Houses in Minnesota Bankruptcy
The Debt Goes Away but not the Lien
Motions to Lift Automatic Stay
Reaffirming Mortgages in MN - Bad Idea
Monthly Statements and Credit Reporting
Exempting your Homestead Equity
Lien Stripping - Still a Difficult Process
Will I be able to keep my house is often one of the first questions I get asked when my phone rings. Many assume that they will lose their house when filing a bankruptcy. This is almost never true if you are up to date with your mortgage payments and will be able to stay up to date. Most of my clients keep their homes if that is what they wish to do.
These days, however, it might be that the time has come to let the house go. There are an increasing number of my clients who have decided that they would like to give up their homes. It can be a hard decision to make, but often the best choice if one looks at it strictly as a financial issue. If that is the decision you have made, a bankruptcy can be very helpful to make sure that the holder of the second mortgage will not be suing you after the holder of the first mortgage forecloses. In Minnesota when a first mortgage holder forecloses, it almost always will just take the house without coming after the former home owner for any additional funds. So if all you have is one mortgage, you won't be needing to file a bankruptcy to make it go away in the event that you want to give up your house.
This is a rapidly changing area of the law. On this page, as with the entire site, I am speaking in generalities. There could always be specifics which in your case could change the outcome. I'm only trying to give some general information about a topic which is very complicated. When I get questions from people who are obviously trying to file a bankruptcy petition without the help of a lawyer, I usually say two things: 1) you are making a big mistake and 2) please don't rely on anything I said.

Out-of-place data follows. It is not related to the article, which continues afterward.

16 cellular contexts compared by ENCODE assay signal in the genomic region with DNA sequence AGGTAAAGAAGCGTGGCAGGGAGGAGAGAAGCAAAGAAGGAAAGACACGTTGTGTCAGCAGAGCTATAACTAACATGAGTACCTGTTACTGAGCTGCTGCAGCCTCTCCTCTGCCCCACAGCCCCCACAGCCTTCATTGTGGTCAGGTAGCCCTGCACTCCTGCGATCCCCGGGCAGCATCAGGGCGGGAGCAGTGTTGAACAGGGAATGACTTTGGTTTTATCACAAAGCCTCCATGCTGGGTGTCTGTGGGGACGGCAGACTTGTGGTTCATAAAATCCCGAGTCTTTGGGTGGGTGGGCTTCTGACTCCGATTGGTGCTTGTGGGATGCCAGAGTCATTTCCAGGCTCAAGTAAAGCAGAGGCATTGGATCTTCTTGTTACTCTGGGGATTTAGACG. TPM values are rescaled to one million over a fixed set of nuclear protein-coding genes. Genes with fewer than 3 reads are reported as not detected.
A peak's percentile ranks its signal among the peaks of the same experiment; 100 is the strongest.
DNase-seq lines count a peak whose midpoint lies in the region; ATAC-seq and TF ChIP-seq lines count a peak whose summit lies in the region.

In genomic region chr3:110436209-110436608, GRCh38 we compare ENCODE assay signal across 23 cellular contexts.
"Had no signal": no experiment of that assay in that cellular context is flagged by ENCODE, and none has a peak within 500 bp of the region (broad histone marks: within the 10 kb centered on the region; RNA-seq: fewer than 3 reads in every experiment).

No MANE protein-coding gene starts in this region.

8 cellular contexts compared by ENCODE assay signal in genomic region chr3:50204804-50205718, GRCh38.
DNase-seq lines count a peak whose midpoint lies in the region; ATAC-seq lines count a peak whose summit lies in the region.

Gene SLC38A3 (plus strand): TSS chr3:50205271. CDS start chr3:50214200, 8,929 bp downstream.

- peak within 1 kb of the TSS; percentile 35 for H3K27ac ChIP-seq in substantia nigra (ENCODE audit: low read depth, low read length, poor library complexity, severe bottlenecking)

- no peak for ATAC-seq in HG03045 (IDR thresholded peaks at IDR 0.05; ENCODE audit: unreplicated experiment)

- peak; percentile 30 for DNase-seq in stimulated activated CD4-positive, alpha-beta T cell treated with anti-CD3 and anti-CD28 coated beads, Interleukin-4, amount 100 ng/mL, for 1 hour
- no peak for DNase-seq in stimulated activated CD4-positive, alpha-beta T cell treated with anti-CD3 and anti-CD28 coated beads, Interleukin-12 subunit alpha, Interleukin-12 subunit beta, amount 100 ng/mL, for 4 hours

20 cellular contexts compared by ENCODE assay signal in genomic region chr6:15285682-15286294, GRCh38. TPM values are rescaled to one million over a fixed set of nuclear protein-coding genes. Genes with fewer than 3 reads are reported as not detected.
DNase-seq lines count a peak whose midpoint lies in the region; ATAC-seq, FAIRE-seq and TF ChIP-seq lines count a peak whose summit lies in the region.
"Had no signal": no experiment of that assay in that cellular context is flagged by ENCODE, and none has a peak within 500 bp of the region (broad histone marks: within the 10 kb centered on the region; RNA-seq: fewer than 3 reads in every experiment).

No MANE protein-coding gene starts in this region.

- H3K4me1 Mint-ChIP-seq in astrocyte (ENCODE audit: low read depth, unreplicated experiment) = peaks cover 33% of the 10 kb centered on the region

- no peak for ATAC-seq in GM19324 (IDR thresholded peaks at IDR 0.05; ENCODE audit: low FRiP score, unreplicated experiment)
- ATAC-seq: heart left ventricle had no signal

With few exceptions the general rule is that bankruptcy only eliminates debts; it does not change or eliminate property interests. If a lender has a first or second mortgage on your house, that lien is a property interest. So when you get your bankruptcy discharge, either as a result of a Chapter 7 or Chapter 13, your personal obligation to pay is gone, but the lender still has a lien on your house. As discussed below, a lien successful strip would certainly be an exception; but as is also discussed below, those are not that easy to do.
On the day you file your case, a court order is issued in the form of a notice to all the creditors which contains what they call the automatic stay. In legalese the word "stay" usually means "stop." What the creditors are required to stop is any and all efforts to collect any debt you may owe. At this point, as a practical matter, you will as a result probably be allowed some breathing space if you are behind in your house payments. However, if you are behind more than one payment, the creditor can bring a motion and ask to have the stay lifted. This is very common; and if it happens there is almost no defense to the motion except to get the payments up to date. The attorneys who bring the motion will also add an attorney fee to the balance of your mortgage, but with any luck they will just add that to the tail end of the mortgage and not require that it be paid up front.
I've always thought that the practice of bringing these motions is a despicable thing to do in a Chapter 7 case, because the automatic say will expire on the day the discharge is issued- usually about 90 days after the case is filed. In a Chapter 13, however, the discharge comes at the end of the payment plan three years or five years after filing. So in a Chapter 13 the lender will not be likely to wait very long before bringing a motion to lift the stay after you have missed a payment or two.
The discharge contains an injunction - another kind of court order about what one is not supposed to do - which prohibits the creditors again from any effort to collect from you personally. BUT this injunction is a bit narrower than the automatic stay in that it permits the creditors to take action against any security in which they have a right. In other words, they can't sue you or take your money, but they can start a foreclosure if you are behind in the payments.
A reaffirmation agreement is a contract that reinstates a debt as if the bankruptcy never happened. You have to look at them closely, however, because sometimes they change the original terms. They have to be filed with the court before the date of discharge. They also have to be approved by the judge assigned to your case. If your lawyer will sign off on the agreement, the judge will probably not require a hearing before approving. If your lawyer won't sign off on the agreement, then you still have a right to do the agreement, but there almost certainly will be a hearing.